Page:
Find yourself playing the same old fills all the time? Well, this lesson could be just for you.
This lesson is a simple one in its theory. Take the three basic rudiments (Single Stroke/Double Stroke & Paradiddle – lesson here if you want to refresh) and move them around the drums. Sounds simple yes, but where do you start?
My approach is pretty straightforward but I advise starting slowly as usually, you are used to the ‘sound’ of the rudiments coming from the snare drum only (or practice pad) for that matter. As soon as you add other sounds – toms, cymbals – your brain gets tricked into thinking it’s not the same thing and everything goes pear shaped. This is more apparent with the double stroke and the paradiddle. What needs to happen first is getting so comfortable with the rudiments that they become a muscle memory. By this I mean, you can play them without thinking about what each hand is doing. Each rudiment needs to be felt. Take playing a straight rock beat for example – do you think about the hi-hat as you play? Nope. Another example is walking – do you think about your legs when you walk? No. No you don’t.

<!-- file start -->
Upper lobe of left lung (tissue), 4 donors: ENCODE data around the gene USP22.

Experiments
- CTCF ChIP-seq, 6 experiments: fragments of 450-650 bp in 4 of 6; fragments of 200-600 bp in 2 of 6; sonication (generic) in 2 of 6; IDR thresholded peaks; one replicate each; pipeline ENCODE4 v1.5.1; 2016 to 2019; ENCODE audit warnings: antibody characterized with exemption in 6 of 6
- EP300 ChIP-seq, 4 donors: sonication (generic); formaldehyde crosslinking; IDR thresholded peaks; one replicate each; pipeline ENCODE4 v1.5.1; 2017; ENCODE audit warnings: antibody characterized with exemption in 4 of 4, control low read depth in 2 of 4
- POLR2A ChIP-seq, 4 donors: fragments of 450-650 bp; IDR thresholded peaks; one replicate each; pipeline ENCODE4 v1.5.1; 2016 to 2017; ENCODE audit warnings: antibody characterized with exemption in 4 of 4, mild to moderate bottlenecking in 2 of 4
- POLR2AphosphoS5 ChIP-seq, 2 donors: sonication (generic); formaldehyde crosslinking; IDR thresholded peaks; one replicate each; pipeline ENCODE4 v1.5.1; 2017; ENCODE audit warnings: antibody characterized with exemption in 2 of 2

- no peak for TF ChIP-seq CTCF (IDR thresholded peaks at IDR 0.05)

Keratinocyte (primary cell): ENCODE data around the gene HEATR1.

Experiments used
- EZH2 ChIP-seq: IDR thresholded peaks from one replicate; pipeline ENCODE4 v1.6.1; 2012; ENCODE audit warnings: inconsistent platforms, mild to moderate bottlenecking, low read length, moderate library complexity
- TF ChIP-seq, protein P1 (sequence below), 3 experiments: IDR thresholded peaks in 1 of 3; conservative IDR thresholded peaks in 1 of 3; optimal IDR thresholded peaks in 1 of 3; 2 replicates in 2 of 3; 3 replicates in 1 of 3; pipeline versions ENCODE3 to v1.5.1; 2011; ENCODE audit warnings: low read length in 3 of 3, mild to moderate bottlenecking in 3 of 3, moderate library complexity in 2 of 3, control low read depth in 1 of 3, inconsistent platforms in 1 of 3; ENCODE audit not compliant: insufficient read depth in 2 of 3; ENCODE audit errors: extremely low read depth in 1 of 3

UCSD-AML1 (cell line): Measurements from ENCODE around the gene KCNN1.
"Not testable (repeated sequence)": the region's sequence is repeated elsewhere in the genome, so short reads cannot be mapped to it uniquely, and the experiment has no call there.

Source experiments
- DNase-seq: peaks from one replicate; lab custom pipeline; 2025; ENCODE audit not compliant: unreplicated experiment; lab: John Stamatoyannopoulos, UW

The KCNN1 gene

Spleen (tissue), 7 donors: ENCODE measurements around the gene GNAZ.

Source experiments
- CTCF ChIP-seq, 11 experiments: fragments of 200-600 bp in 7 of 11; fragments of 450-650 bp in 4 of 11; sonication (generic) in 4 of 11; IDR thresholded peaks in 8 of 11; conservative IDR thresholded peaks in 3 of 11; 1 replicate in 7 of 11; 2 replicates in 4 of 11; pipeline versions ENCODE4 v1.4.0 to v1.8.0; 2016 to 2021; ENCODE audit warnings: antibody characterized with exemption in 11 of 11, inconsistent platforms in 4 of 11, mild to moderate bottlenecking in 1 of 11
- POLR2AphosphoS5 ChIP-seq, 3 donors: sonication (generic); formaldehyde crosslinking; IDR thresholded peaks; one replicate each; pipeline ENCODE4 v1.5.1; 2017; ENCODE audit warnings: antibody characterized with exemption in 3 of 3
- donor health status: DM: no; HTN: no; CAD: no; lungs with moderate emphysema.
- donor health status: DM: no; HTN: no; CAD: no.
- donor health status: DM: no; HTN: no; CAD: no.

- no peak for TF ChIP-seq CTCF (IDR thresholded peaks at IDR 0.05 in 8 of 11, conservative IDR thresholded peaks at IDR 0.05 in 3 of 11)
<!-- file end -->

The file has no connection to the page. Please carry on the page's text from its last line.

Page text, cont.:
When I play a paradiddle, I don’t think about what hand is coming next – it’s a muscle memory. I’m thinking about where I might go on the drums next, what’s happening with the other musicians at that moment etc. I can have a conversation with someone whilst I’m playing the paradiddle. My point is – when I go to move it onto the drums, the memory stays the same but the sounds change. I don’t stuff it up because my hands are used to the combination.
A good way to approach the actual movement is to move one hand at a time to begin with. Leave the left hand on the snare and move the right hand randomly. Doesn’t have to sound great – it’s just a movement exercise. Now, leave the right hand on the floor tom out of the way and move the left hand randomly all over the drums. Every sound you can. Then, try moving both hands. Repeat this with double strokes and paradiddles OR any other rudiment or sticking.
This will stimulate new ideas and you’ll discover new fills. It’s a great way of killing two birds with one stone by practicing rudiments and motion at the same time.
Hope you enjoy the video.